Wednesday, May 02, 2007

Responding to the electronic mob

HD-DVD Processing Key Ignites Digg Firestorm

As I write this, Digg has gone more than a little crazy. It started when users dugg a story on the AACS processing key that allows decryption of all HD-DVD movies published before April 23rd. Digg, apparently along with a number of other Web sites, received a request from the AACS copyright holders to take down their references to that story. They complied.

But on today's socially filtered Web, that didn't go over so well. Digg users responded by creating and digging an avalanche of stories including the processing key, including everything from silly images to Onion-style news reports that just happen to mention this valuable little bit of hex. (Right now, I think you have to go six pages deep to find a story that's NOT about the processing key.)

Well, after hours of digg-bombing, Digg has capitulated: As Kevin Rose mentions on the company blog, Digg will allow stories on the processing key to run.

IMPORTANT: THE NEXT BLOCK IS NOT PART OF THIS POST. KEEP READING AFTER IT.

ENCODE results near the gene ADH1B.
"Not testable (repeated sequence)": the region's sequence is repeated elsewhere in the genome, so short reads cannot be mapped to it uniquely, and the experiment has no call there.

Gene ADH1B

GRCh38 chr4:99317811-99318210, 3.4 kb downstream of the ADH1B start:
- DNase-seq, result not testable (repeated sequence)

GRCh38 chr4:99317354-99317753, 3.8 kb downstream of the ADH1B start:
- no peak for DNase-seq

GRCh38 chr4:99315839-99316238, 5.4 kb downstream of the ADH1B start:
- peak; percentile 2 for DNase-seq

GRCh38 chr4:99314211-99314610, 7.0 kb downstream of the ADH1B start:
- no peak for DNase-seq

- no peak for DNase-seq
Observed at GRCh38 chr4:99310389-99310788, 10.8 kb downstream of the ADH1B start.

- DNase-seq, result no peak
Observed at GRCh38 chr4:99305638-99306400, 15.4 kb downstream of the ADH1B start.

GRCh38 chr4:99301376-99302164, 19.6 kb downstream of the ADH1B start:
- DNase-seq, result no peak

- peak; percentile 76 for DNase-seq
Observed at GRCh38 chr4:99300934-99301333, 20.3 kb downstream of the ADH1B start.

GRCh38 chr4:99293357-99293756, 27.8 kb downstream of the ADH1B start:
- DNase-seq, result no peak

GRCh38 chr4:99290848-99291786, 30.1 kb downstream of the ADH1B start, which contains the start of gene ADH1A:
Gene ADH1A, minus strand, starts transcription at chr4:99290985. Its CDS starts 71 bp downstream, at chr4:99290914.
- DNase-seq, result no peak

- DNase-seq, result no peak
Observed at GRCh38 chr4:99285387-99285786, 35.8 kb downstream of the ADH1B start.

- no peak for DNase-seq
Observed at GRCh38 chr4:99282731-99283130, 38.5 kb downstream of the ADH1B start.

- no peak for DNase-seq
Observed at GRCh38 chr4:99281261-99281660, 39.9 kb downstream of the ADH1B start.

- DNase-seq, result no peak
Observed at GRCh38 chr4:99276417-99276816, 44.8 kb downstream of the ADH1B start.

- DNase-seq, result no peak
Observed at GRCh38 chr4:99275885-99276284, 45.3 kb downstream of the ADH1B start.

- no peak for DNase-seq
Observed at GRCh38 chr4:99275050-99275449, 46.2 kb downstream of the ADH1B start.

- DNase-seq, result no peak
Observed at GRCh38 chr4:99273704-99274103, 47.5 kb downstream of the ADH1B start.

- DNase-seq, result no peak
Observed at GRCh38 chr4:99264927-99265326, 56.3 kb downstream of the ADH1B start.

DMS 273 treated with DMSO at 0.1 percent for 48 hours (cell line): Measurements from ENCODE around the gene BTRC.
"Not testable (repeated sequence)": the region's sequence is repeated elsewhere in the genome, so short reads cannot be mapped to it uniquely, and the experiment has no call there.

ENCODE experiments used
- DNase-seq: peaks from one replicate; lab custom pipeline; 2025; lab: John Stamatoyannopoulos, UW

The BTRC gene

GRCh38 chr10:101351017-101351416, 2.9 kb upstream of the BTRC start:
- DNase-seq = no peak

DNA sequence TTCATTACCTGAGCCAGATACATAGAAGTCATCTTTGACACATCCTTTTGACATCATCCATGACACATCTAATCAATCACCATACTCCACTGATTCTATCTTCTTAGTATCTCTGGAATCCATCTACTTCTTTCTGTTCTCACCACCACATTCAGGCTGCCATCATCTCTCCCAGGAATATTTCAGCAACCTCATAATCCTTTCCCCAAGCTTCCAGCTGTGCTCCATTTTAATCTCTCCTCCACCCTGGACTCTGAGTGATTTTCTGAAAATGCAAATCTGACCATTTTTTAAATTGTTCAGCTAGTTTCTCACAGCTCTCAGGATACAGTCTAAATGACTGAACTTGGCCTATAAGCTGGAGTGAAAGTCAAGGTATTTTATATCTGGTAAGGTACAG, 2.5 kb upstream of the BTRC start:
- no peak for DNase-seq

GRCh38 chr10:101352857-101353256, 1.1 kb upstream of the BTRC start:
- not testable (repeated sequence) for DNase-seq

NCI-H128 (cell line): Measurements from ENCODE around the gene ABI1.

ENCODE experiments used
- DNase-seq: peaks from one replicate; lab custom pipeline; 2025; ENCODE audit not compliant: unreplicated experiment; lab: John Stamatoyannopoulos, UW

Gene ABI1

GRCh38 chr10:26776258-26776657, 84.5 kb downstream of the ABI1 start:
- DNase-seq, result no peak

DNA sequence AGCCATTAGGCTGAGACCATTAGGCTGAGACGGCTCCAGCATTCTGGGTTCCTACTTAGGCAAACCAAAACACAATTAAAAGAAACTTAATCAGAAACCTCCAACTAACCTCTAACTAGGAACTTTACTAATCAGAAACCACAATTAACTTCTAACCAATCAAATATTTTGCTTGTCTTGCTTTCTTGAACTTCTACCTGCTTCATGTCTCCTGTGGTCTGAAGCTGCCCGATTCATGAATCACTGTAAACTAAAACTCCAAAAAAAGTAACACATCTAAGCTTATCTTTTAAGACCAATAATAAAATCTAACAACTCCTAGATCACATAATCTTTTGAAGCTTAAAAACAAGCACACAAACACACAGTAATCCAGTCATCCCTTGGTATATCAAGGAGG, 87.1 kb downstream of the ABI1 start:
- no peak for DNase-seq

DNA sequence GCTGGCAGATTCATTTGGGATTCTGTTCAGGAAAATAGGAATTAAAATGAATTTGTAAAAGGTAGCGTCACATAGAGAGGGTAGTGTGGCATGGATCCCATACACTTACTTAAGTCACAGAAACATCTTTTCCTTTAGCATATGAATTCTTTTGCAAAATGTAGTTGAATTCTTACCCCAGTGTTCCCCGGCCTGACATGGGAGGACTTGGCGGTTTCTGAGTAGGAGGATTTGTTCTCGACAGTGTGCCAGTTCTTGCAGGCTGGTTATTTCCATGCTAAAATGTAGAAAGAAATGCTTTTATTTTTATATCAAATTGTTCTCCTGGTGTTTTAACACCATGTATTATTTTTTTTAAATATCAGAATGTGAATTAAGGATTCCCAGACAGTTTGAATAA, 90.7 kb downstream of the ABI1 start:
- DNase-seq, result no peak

I must be missing something here, because it seems to me that AACS was well within their rights, even if the information had already been made public. It is disheartening to witness how quickly an online community can degenerate into an electronic mob. What do you do if your client is on the receiving end of this sort of swarm?


Scott Baradell said...

It's interesting, particularly in the context of the issues YouTube has had with copyright and how it's addressed them.

But I think this is a different story. In the case of content like the code, once the genie's out of the bottle there's no way to put it back in.

Alice said...

You may well be correct on this case. I was wondering about the wider question on how to respond to this dynamic. I don't want to live in a world governed by electronic mobs.

John Cass said...

Suspend the account of the people who post the stories. Digg could be sued, and the people who Digg bomb are not thinking about what could happen to Digg. It shows a lack of consideration on the people who bombed Digg. If people don't like what AACS is doing they can build their own site and get sued by AACS. People should respect the rules of website they are posting on. I delete posts all the time because people spam me with sales messages, and will even ban people if they persist.

Alice said...

Excellent point. Thank you for your commonsense insight.